Hazardous smog spreads to communities surrounding Taal Volcano — Phivolcs

Published August 20, 2021, 9:40 AM

by Ellalyn De Vera-Ruiz


Taal Volcano’s continuous release of volcanic smog or “vog” has caused hazy conditions over Taal Lake and its surrounding municipalities in Batangas in the past 24 hours, the Philippine Institute of Volcanology and Seismology (Phivolcs) said on Friday, Aug. 20.

Phivolcs said it has received reports of the vog’s adverse effects on some residents in Talisay town, and Barangay Barigon in Agoncillo town.

It explained that volcanic smog consists of fine droplets containing volcanic gas such as sulfur dioxide which is acidic and can cause irritation of the eyes, throat, and respiratory tract in severities depending on the gas concentrations and durations of exposure.

People particularly sensitive to such ill effects are those with underlying health conditions such as asthma, lung disease, and heart disease, as well as the elderly, pregnant women, and children.

Phivolcs advised those living in communities surrounding Taal Lake to protect themselves from the vog.

“Avoid outdoor activities, stay indoors, and shut doors and windows to block out vog. Cover [your] nose, ideally with an N95 facemask. Drink plenty of water to reduce any throat irritation or constriction,” it said.

“If belonging to the particularly sensitive group of people above, watch over yourself and seek help from a doctor or the barangay health unit if needed. If serious effects are experienced, call the doctor or the barangay health unit,” it added.

In the past 24 hours, Phivolcs measured Taal Volcano’s sulfur dioxide emission at 12,257 tonnes, which is considered relatively high as compared to previous weeks.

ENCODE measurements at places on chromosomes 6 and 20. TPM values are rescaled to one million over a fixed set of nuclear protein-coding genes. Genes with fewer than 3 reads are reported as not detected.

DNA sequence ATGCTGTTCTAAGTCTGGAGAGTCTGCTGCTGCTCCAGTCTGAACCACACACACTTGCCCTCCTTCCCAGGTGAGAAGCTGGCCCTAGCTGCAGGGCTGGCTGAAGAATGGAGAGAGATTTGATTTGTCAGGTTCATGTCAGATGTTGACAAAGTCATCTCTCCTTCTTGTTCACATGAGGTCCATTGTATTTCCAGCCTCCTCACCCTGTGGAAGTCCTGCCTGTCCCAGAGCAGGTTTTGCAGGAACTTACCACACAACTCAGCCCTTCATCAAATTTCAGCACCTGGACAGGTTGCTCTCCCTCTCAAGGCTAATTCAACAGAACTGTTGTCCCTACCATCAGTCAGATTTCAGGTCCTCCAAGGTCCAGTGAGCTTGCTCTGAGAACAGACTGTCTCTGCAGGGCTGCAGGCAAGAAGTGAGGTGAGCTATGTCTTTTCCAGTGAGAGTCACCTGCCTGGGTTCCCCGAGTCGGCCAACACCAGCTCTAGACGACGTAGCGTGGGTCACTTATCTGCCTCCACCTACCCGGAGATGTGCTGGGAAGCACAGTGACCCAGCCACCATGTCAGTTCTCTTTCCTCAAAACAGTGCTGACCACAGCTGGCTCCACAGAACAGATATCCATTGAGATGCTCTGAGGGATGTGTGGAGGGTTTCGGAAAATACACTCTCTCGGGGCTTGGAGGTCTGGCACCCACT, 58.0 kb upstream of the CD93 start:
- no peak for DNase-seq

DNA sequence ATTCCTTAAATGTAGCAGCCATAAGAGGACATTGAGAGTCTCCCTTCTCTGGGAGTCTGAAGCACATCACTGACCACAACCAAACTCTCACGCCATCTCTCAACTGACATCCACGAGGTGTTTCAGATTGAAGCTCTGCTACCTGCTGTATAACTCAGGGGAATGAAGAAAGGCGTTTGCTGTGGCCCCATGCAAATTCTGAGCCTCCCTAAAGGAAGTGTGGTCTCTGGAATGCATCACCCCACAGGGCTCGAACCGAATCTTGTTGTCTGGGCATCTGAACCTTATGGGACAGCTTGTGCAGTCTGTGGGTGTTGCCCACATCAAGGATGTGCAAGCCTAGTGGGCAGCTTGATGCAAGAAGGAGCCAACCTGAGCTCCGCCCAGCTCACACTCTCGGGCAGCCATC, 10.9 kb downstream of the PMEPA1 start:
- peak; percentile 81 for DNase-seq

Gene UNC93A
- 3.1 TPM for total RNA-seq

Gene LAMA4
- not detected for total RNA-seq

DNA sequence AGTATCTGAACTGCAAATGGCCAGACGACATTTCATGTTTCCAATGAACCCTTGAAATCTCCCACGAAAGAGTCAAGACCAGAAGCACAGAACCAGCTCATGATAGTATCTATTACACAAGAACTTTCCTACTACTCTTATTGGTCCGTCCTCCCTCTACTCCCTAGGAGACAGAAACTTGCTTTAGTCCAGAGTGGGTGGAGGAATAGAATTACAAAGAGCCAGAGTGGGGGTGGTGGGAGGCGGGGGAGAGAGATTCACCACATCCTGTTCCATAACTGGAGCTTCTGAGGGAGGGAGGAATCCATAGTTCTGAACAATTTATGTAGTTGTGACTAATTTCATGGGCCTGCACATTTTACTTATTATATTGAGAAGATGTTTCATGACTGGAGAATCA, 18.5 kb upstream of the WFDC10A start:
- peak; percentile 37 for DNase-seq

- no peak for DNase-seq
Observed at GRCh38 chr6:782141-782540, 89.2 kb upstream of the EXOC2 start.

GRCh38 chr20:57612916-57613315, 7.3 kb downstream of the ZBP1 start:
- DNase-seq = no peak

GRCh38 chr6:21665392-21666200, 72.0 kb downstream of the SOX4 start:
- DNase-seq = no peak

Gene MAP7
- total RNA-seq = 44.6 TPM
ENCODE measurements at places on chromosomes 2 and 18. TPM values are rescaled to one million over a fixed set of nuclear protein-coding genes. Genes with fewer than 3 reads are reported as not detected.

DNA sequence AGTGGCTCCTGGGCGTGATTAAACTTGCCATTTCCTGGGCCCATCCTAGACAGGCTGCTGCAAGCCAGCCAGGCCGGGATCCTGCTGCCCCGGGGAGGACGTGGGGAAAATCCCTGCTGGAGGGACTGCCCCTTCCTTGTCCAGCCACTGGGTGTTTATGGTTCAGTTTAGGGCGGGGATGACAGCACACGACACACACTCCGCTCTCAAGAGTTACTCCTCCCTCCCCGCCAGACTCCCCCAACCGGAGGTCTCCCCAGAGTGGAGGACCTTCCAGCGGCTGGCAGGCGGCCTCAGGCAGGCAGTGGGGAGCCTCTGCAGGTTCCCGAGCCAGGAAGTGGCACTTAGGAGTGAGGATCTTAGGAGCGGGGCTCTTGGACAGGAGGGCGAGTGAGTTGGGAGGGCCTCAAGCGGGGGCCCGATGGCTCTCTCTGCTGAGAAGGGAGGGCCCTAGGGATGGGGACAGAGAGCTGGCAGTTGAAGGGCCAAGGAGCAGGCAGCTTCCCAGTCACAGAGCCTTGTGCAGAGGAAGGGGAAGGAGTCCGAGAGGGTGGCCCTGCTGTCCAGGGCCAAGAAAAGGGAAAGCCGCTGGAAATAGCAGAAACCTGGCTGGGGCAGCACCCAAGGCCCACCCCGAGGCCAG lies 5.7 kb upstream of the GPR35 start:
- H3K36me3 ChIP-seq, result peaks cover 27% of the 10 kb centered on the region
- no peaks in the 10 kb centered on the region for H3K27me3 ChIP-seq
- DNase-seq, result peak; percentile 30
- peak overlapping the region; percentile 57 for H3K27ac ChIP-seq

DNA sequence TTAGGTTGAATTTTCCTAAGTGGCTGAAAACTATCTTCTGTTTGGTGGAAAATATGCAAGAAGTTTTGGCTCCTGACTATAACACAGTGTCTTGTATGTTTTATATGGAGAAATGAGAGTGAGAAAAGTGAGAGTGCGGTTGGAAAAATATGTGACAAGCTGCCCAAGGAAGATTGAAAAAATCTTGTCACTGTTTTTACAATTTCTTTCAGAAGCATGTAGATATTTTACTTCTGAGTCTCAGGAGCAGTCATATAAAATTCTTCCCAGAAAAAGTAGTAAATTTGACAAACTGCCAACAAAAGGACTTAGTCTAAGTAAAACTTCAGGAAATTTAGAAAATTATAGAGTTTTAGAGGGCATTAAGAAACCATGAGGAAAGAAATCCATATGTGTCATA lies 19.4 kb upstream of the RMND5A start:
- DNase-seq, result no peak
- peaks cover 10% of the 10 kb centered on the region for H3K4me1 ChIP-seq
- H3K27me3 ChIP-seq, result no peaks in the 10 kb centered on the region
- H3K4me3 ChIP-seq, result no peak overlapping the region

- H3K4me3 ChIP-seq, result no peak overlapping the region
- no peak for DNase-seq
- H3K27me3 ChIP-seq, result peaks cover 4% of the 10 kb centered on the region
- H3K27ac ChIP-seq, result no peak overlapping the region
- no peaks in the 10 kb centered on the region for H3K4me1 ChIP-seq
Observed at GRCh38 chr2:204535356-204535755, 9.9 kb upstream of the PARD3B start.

The activity at the main crater was also dominated by the upwelling of hot volcanic fluids which generated plumes 1,500 meters tall.

Moreover, Taal registered 64 volcanic earthquakes including 50 tremor events having durations of two to 24 minutes, 14 low-frequency volcanic earthquakes, and low-level background tremor that has persisted since July 7.

Phivolcs noted that Taal Volcano remains at Alert Level 2 due to “decreased unrest.” It has been under this status since July 23, 2021.

As Taal Volcano remains under Alert Level 2, it means that sudden steam- or gas-driven explosions, volcanic earthquakes, minor ashfall, and lethal accumulations or expulsions of volcanic gas can occur and threaten areas within and around the volcano island.

Phivolcs reminded the public that entry into the Taal Volcano Island, especially the vicinities of the main crater and the Daang Kastila fissure, is strictly prohibited.

Boating on Taal Lake must also be prohibited, it added.